Old Stuff Day 2.0

Since I’ve been relatively dormant for the past few months, I thought the best way to celebrate Old Stuff Day would be to dig up some of my favorite posts from other bloggers over the years.  The following posts are mostly items that have caught my eye over the years and things I’ve bookmarked as things I’d like to attempt sometime.  These links are in no particular order (so I don’t necessarily like #1 any more than #5), they’re just in the order I found them in my favorites folder:

Santa Cruz presents: “Make your own smoke markers”


Two halloween’s ago, I found myself stumbling through Jo-Ann Fabrics (a crafting store) and found a nine-pack of these flickering candles for $2.  I’d remembered seeing a post from Santa Cruz on the subject, so I promptly purchased them.  Since then, they’ve made handy lights for my various pumpkins, but I’ve yet to actually get around to making these destruction markers.  They seem so quick and easy though… and they look great.

A Gentleman’s Verdigris


Speaking of eloquent, simple effects that have inspired me to purchase (though not yet do anything with) materials, Brian over at A Gentleman’s Ones had an eye-popping solution for “verdigris.”  If you’re scratching your head at just what that means, you’re not alone.  It’s a fancy word for rust–but a specialized greenish rust that happens to bronze statues.  I saw this post and immediately bookmarked it as something I had to reproduce.  I even asked for the statues for my birthday last year (which I got), but I haven’t ever gotten around to assembling them–much less painting them.  Rest assured, when I do, I’ll be using Brian’s guide.

Nurglizing models with hot pins:


As I’m starting to get back into 40k, Chaos is part of my greatest focus.  And when I think Chaos I almost always think of Nurgle.  While other gods have their benefits (and indeed, are just superior in game play terms), the festering ones have always held a special place in my heart.  I need to convert up some plague marines, and this seems like a great little tutorial to make unique marines.

A tutorial on Rivets


This tutorial isn’t one that I bookmarked originally.  In fact, it wasn’t until recently that I found myself trying to dig up just where it was that I saw it.   It shouldn’t be too surprising that it came from Lascannons & Lances.  Veghist did some amazing scratch building work on a few tanks, and had some great tutorials on casting things.   Recently though, I found a need to make some rivets on my models, and this seems like a pretty good tutorial for doing so.  I’m not 100% sure this is the final solution for me, so if anyone else has any recommendations, please let me know.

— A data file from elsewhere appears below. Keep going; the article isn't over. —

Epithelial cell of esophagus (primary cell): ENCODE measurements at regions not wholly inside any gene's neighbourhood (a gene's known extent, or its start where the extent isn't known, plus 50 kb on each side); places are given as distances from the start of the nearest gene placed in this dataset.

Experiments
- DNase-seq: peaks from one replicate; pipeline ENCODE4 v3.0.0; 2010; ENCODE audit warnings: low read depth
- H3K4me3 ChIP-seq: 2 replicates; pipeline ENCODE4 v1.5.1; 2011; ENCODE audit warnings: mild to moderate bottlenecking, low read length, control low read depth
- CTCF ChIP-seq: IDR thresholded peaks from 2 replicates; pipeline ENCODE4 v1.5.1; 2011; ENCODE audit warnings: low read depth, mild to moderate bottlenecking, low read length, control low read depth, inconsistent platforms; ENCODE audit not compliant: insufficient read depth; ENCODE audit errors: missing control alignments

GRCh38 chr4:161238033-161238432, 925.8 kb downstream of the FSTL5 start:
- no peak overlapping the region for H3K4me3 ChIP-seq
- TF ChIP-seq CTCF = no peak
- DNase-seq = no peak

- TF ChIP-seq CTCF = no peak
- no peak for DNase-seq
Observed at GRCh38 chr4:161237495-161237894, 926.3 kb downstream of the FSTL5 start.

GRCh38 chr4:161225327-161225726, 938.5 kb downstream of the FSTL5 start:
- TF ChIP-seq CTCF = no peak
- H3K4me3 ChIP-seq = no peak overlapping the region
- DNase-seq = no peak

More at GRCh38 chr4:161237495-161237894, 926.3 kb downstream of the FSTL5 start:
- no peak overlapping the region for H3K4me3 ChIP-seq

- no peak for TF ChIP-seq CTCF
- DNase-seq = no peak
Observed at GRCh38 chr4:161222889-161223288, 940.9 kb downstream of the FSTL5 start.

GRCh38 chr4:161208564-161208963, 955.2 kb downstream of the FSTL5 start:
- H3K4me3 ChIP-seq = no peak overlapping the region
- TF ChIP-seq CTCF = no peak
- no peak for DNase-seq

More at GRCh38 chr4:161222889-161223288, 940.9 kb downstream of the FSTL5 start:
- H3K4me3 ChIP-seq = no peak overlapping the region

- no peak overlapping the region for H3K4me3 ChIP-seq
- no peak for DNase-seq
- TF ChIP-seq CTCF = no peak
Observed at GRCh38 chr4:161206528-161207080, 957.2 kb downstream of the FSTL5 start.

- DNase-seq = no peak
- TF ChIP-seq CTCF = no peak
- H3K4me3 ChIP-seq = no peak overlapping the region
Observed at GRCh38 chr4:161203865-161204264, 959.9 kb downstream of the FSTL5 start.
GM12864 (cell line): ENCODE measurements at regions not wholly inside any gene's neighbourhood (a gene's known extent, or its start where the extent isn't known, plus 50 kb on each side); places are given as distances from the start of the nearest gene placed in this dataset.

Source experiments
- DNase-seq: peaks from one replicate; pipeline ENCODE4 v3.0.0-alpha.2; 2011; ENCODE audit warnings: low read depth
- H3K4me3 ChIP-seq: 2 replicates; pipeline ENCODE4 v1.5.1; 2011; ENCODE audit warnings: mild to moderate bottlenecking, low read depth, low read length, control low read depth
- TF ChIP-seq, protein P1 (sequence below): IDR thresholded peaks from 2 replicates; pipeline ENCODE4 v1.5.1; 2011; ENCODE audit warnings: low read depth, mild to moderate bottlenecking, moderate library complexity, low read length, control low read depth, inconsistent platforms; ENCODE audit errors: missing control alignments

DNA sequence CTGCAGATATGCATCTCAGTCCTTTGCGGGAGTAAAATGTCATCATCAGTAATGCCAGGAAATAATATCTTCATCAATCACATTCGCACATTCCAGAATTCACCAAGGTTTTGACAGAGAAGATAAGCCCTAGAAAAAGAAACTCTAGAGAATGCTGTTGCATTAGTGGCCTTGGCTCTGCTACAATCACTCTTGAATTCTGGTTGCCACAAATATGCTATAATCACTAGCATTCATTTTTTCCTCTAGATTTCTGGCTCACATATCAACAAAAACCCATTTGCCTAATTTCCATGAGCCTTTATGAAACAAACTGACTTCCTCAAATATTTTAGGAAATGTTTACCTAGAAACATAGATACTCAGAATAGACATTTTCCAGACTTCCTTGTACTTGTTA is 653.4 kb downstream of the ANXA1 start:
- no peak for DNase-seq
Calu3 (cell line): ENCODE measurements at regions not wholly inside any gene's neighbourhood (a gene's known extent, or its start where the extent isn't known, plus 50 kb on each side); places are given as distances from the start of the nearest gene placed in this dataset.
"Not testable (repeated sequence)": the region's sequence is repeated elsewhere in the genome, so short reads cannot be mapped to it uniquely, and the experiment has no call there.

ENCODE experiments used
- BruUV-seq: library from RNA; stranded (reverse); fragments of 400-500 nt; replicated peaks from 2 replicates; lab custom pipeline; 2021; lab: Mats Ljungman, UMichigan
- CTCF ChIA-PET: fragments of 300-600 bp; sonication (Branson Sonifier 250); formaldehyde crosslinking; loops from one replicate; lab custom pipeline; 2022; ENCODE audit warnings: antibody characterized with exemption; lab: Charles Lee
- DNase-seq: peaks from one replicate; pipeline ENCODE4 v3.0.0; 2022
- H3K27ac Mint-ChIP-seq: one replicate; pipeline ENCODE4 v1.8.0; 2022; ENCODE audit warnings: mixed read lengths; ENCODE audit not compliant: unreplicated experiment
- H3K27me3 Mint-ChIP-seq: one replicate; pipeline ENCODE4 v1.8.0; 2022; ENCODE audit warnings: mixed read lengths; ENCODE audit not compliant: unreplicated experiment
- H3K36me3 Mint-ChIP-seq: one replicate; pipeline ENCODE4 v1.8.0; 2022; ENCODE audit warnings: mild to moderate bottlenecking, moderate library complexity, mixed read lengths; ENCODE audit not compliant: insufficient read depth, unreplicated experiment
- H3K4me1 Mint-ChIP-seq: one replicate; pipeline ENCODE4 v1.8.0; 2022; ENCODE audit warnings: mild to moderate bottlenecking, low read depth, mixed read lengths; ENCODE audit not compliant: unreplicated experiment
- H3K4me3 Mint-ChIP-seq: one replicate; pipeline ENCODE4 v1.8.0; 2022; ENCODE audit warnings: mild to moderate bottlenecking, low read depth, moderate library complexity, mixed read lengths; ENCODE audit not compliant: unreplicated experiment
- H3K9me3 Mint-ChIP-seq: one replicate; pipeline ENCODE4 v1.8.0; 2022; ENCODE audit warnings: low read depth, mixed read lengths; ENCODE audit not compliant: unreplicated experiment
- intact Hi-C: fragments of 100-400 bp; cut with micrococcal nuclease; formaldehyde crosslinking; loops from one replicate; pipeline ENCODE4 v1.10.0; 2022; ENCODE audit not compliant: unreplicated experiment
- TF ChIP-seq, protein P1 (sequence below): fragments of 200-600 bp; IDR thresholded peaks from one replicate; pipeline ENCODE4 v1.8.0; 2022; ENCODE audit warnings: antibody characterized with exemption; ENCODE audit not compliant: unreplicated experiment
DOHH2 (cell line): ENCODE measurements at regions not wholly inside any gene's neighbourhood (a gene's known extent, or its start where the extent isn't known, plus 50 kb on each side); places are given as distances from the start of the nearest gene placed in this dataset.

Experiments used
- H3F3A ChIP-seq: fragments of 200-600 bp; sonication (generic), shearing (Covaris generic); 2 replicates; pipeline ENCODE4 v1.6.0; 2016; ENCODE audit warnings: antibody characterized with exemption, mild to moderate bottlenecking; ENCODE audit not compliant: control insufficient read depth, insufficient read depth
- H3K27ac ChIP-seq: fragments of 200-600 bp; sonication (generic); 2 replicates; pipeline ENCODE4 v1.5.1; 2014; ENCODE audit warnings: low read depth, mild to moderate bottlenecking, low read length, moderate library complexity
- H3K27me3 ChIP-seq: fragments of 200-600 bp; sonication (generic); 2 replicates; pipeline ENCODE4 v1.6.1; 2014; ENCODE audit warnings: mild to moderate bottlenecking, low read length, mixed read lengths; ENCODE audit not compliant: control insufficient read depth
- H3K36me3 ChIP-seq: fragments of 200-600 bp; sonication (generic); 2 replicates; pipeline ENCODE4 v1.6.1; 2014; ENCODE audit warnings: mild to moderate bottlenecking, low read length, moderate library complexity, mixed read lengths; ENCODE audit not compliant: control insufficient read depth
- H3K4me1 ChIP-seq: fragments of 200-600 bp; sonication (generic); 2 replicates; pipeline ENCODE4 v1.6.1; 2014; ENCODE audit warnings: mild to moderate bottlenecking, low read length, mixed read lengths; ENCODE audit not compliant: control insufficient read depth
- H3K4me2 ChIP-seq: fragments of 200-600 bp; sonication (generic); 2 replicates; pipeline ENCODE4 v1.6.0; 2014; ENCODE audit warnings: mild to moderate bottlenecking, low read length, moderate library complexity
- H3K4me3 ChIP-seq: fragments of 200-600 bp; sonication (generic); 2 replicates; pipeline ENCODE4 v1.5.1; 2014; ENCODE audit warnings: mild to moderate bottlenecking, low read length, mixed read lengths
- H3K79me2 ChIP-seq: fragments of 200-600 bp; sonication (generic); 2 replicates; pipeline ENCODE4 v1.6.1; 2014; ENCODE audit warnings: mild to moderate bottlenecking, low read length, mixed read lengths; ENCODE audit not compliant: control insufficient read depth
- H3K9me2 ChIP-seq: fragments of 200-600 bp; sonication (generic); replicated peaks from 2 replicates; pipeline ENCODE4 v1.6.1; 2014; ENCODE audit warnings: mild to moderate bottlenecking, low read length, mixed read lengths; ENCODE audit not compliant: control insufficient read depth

Night Goblin Unit Fillers


Ok, I don’t play WHFB.  In fact, I trash talk square-basers at every chance I get.  That doesn’t change the fact that I’m swayed by those around me.  As of late, the local gaming scene seems to have turned away from the light that is 40k and into the dark depths of fantasy…  I’ve managed to keep away from it, but I do find myself glancing at a rather large pile of Goblins & Skaven I’ve accumulated over the years.  The Skaven I purchased largely to stand-in as a Nurgle-based chaos force (rat swarms for nurglings, plague priests/skaven for plague bearers, rat ogres for demon princes, etc.  (though originally Skaven & Rat Ogres were to serve as Mutants & Big Mutants–if you can let your mind slip back to the Eye of Terror codex).  There’s something about night goblins that always turns my head, and Troll Tales exemplifies everything I loved about those little buggers…

So, there you have it: my submissions for Old Stuff Day.  Thanks for dropping by.  Now if you’ll excuse me, I’m off to scour posts for more projects that I can purchase and probably never finish….

All pictures appear to be copyrighted by their original sites.  I make no claim to them and will remove them upon request.

5 comments on “Old Stuff Day 2.0

    • I’ll see what I can do about sticking around. I think I just lack the heart of a true blogger (or at least the conviction). I’ll do fine as long as I remember why it is I’m blogging–and not try to be something I’m not.

  1. Thanks for the kind words. I hope the technique works out for you. More importantly, it’s good to see you back in action. I’ve taken the liberty of switching the url in the blogroll, and I hope you’ve seen some traffic inbound.

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